We use cookies to better understand how you use our site and to improve your experience by personalizing content. Please review our updated Privacy Policy and Terms of Use. If you accept the use of cookies, please click the "I accept" button.I acceptI declineX
Skip navigational links

Hospitals Settle DSH Cases for $667 Million


Email Alert

March 14, 2008
By James F. Flynn and Kenneth R. Marcus*

On March 13, 2008, the Secretary of Health and Human Services and the Plaintiff hospitals in the consolidated case In Re Medicare Litigation, (D.DC. 03-0090 (PLF)) entered into a Settlement Agreement providing for a $667 Million global settlement of disproportionate share hospital (DSH) adjustment claims of 667 hospitals and upwards of 2400 fiscal years. The Settlement Agreement, believed to be the largest of its kind, is the culmination of nearly two years of negotiations between representatives of the Secretary and the Plaintiffs, which began in April of 2006 when the United States Supreme Court denied the Secretary's petition for certiorari to review Baystate Health System v Leavitt. The settlement provided for a global, lump sum payment to settle all but three claims. The Plaintiffs determined the allocation of the settlement without the involvement of the Secretary of HHS.

The foundation for the litigation, and the ultimate settlement, was the 2001 landmark decision in Monmouth Medical Center v. Thompson, 257 F.3d 807 (D.C. Cir. 2001). In that case, the plaintiff hospitals claimed that the fiscal intermediary had a duty, under the Medicare reopening regulation 42 C.F.R. 405.1885(b), to reopen cost reports dated between 2/27/94 and 2/27/97 to apply HCFA Ruling 97-2. HCFA Ruling 97-2 reflected the acquiescence of the Secretary of HHS to the decisions of four United States Courts of Appeals that in computing the DSH adjustment, Medicaid eligible paid and unpaid days were required to be included. HCFA Ruling 97-2, however, provided for prospective relief, and specifically prohibited the intermediary from reopening cost reports to apply the ruling. The hospitals in Monmouth had requested reopenings, which were denied. Significantly, the decision in Monmouth was based on the Federal Mandamus Act, not the Medicare Act.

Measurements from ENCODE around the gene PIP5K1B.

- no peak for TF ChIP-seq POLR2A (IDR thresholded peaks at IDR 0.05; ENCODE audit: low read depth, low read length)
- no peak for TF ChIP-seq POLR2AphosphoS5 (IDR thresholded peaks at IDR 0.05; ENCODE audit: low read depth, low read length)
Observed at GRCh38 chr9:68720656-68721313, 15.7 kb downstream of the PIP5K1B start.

Thus, In Re Medicare Litigation represented the logical next step, with the Plaintiffs arguing that, under Monmouth, they were entitled to mandamus relief because the Intermediary was under the duty imposed by the Monmouth decision without regard to whether they had requested reopenings. The United States Court of Appeals for the District of Columbia ruled in favor of the Baystate Health System plaintiffs.

The management of the case was relatively unique. By order of the court in light of the several hundred complaints filed in late 2002 and early 2003, four law firms were appointed "Plaintiffs Coordinating Counsel," and were charged with the task of managing the several hundred cases. It was decided that the Baystate Health System case presented a "core issue," and that case served as the lead case, with the remaining cases consolidated and held in abeyance. Although the consolidated cases remained in abeyance, the Plaintiffs Coordinating Counsel, who were ultimately joined by a number of other law firms, managed the many facets of the litigation for a period of nearly five years.

The settlement is also noteworthy because it involved a cooperative effort among fourteen law firms, several leading consulting firms and attorneys for the Secretary of HHS and the Department of Justice.

*We would like to thank James F. Flynn, Esq. (Bricker & Eckler LLP, Columbus, OH) and Kenneth R. Marcus, Esq. (Honigman Miller Schwartz & Cohn LLP, Detroit, MI) for providing this email alert.

© 2018 American Health Lawyers Association. All rights reserved. 1620 Eye Street NW, 6th Floor, Washington, DC 20006-4010 P. 202-833-1100 F. 202-833-1105